INTREPID GUERRILLAS OF NORTH LUZON. A harrowing tale of valor and determination of the Filipino-American Guerrillas in the most forbidding terrain in the Philippines. Focuses on the Cagayan-Apa-yao Forces, commanded by Major Ralph Praeger, which fought to the death.
North Luzon is home to some of the most forbidding terrain in the Philippines. Following the Japanese invasion of the islands in 1942, it was also the staging area for several Filipino-American guerrilla bands who sought to gather intelligence and to destroy enemy military installations or supplies. Though these troops had some initial successes, they were severely outnumbered, and their greatest fight soon became one for their own survival.
Bernard Norling focuses on the Cagayan-Apayao Forces, or CAF, commanded by Maj. Ralph Praeger. Their bravery was unquestionable, but by September 1943 all but one member of Troop C had been claimed by combat, enemy capture, or disease. The only survivor, Capt. Thomas S. Jones, remembered, "Defeat is a terrible thing. . . . It brings down with it the whole structure about which a nation or an army has been built. It subjects men to the most severe of moral tests at a time when they are physically least able to meet them."
Based primarily upon unpublished sources, The Intrepid Guerrillas of North Luzon includes the diary of Praeger's executive officer, Jones, and draws on transcripts of radio communications between Praeger and General MacArthur's headquarters in Australia.
The struggles of the men of the CAF tell a harrowing tale of valor, determination, and occasional successes mixed with the wildcat schemes, rivalries, mistrust, and betrayals that characterized the intramural relations of guerrilla forces all over the Pacific islands. Though the CAF were unsuccessful in their ultimate mission, they stand as a remarkable example of men who embraced their duty and made the ultimate sacrifice in the pursuit of a larger goal.
"A story of untold hardship, inspirational leadership, and, ultimately, defeat by an overwhelming foe. . . . A gripping tale of struggle in the face of overwhelming odds."
?Military History of the West
?An outstanding book of guerrilla-warfare history.??Special Warfare
?Evidences some truly remarkable insights into guerrilla warfare in general and into the specifics of the Philippine campaign.?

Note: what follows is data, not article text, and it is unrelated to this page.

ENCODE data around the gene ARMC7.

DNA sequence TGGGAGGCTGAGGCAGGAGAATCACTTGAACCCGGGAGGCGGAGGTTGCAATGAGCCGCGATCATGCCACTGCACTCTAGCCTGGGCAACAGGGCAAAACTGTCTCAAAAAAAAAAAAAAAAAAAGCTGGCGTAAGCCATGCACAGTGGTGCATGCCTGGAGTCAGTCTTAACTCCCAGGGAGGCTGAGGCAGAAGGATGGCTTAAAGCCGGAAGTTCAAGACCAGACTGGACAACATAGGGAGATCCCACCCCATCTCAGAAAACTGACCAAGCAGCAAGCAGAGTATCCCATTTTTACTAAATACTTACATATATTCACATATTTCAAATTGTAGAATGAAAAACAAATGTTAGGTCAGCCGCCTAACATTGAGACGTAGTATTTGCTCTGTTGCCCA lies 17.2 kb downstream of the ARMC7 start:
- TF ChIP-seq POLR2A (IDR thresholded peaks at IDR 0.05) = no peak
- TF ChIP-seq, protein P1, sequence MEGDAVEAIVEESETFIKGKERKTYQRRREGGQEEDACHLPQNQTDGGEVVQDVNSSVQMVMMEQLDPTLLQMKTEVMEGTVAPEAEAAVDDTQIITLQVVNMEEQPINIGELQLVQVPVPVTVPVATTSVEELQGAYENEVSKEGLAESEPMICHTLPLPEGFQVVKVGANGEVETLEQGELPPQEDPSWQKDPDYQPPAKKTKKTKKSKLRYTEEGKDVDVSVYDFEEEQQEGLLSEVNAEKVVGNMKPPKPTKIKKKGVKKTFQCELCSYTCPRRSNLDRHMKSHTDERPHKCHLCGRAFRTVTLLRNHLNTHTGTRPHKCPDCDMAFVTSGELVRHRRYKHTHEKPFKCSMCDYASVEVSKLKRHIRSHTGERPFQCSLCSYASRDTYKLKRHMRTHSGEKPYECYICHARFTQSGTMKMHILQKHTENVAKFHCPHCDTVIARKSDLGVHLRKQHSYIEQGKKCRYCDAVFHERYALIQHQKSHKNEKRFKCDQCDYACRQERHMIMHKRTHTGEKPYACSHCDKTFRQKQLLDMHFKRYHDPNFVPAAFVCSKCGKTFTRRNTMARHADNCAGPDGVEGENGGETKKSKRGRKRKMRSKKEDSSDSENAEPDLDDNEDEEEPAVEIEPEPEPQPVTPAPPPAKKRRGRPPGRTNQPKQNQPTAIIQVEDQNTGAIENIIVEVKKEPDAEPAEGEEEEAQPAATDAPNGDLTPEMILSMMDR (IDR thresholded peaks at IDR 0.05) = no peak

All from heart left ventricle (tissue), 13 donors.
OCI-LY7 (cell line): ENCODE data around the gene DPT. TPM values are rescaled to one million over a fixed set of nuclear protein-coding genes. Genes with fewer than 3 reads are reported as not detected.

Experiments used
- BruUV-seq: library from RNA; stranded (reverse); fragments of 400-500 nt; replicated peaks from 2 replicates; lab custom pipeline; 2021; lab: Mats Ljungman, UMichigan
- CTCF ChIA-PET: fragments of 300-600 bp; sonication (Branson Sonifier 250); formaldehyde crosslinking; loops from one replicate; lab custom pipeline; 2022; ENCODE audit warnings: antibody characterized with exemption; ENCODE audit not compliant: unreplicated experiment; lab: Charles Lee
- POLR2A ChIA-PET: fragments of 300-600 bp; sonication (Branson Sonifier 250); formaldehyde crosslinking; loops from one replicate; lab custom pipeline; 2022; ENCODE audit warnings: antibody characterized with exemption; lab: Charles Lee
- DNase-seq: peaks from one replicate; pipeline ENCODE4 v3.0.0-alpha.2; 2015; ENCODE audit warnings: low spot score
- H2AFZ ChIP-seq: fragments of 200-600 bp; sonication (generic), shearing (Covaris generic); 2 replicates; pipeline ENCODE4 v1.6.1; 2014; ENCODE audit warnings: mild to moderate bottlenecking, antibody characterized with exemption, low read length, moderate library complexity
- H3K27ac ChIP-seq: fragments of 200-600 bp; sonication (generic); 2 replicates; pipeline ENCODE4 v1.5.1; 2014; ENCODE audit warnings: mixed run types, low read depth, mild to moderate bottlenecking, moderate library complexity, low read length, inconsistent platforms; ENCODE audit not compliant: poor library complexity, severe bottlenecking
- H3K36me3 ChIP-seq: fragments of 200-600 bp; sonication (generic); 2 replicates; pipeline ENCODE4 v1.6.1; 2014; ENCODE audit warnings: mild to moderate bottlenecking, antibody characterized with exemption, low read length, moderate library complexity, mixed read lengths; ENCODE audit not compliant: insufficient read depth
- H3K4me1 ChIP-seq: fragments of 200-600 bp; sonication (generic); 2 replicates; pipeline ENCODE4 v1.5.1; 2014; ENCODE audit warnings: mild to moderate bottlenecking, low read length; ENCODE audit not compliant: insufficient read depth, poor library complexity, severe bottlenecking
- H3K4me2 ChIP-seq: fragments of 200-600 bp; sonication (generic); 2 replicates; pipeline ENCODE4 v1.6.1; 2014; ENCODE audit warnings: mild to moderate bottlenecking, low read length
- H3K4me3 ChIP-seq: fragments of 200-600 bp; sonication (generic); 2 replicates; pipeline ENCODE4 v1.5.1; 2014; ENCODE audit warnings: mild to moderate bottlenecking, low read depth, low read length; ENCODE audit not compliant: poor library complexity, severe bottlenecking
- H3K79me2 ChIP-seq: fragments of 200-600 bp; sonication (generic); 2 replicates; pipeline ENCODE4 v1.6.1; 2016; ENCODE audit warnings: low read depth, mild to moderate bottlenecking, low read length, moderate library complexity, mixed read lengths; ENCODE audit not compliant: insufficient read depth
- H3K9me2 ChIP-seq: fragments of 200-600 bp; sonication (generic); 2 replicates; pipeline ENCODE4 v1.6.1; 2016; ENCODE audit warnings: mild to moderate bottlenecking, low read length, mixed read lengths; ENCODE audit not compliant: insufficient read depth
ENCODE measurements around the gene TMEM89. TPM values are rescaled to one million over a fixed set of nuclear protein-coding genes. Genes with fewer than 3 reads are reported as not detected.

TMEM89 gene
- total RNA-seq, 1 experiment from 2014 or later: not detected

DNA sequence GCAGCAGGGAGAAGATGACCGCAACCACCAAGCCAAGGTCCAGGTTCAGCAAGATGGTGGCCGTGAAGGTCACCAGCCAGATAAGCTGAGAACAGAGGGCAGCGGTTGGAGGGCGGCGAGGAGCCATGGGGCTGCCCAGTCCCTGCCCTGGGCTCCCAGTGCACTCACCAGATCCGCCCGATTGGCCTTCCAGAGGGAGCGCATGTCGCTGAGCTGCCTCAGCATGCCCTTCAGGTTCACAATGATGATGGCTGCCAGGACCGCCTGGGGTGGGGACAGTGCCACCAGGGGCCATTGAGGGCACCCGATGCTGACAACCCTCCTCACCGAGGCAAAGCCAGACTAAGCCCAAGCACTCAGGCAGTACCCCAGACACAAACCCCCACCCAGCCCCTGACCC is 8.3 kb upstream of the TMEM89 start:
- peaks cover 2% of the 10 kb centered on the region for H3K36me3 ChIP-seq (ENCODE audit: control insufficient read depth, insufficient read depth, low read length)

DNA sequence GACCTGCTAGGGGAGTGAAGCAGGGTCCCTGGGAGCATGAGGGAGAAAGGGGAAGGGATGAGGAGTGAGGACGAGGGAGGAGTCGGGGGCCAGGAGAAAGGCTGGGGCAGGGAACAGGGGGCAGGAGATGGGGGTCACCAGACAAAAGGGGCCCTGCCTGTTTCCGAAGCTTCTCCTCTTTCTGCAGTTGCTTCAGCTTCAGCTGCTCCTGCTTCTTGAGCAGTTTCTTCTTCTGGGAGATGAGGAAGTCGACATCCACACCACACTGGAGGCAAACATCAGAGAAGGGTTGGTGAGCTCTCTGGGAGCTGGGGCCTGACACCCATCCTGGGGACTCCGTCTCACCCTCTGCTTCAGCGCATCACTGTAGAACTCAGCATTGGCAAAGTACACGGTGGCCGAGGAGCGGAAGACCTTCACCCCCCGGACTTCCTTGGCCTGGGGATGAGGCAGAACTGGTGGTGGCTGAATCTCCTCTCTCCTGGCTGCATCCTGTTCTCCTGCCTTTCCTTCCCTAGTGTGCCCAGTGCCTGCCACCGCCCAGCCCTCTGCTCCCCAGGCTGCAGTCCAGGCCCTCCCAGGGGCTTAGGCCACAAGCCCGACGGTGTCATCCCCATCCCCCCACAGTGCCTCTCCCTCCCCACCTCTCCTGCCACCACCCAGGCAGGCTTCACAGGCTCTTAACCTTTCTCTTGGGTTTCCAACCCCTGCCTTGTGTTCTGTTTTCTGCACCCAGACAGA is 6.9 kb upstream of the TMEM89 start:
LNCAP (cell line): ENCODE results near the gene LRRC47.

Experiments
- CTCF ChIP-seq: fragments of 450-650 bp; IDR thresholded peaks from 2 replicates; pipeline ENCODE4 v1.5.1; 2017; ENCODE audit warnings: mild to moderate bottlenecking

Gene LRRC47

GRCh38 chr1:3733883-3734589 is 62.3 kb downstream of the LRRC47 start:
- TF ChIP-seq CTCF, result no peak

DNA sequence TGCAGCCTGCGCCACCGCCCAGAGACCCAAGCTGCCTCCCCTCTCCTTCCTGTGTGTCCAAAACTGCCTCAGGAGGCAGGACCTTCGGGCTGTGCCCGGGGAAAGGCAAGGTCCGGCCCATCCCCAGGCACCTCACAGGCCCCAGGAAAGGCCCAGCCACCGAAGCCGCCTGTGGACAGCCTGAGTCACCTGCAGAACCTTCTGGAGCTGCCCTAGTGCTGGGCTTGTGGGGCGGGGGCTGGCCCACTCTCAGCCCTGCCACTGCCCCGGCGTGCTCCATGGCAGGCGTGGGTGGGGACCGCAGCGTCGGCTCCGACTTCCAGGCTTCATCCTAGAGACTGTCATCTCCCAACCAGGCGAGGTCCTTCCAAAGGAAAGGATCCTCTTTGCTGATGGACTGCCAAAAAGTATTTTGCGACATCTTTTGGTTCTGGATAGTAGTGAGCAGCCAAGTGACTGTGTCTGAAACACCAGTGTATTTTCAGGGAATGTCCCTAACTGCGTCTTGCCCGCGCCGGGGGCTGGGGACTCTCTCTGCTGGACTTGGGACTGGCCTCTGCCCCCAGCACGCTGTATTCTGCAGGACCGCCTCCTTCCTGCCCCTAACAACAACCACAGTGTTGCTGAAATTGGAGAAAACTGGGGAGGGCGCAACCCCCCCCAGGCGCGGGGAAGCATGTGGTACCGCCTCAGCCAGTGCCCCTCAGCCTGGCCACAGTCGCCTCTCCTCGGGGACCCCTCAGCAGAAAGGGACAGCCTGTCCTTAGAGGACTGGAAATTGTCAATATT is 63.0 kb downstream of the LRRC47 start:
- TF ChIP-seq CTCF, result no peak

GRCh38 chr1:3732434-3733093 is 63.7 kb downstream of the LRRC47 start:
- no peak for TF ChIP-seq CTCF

?Journal of American History
?Important and timely in that it again draws attention to the small group of stalwart American soldiers who refused to surrender at Bataan or Corregidor and to their intrepid Filipino allies who for years harassed and fought the Japanese invaders.? ?Army History
?Norling has proved adept at negotiating this treacherous historical terrain. . . . An excellent job of portraying the grim realities of guerrilla warfare.? ?Indiana Magazine of History
?A model military history?well-written and breaking new ground.?
"A detailed view of the confused and chaotic background from which emerged later Luzon guerrillas. It was a most horrible, hopeless time for these boys, and this book provides a lesson in the real meaning of patriotism." ?Frank Mathias
"The dramatic story of American officers and enlisted men caught behind enemy lines who, together with Filipino guerrillas, tried to upset the Japanese timetable for the conquest of the Philippine Islands." ?Choice
"With the publication of this volume, our knowledge of military history has been broadened and our understanding of guerrilla warfare in a Third World setting has been sharpened."
?Journal of Developing Areas
"Rich with historical detail, this is an impressive volume on irregular warfare during World War II in the Philippine Islands. Norling's insightful and smoothly written accounts of American military and civilian guerrilla leaders reveal a crucible of courageous determination, costly mistakes, and often desperation." ?Ralph E. Weber
Bernard Norling, professor emeritus of history at the University of Notre Dame, is the author of Behind Japanese Lines and Lapham's Raiders.
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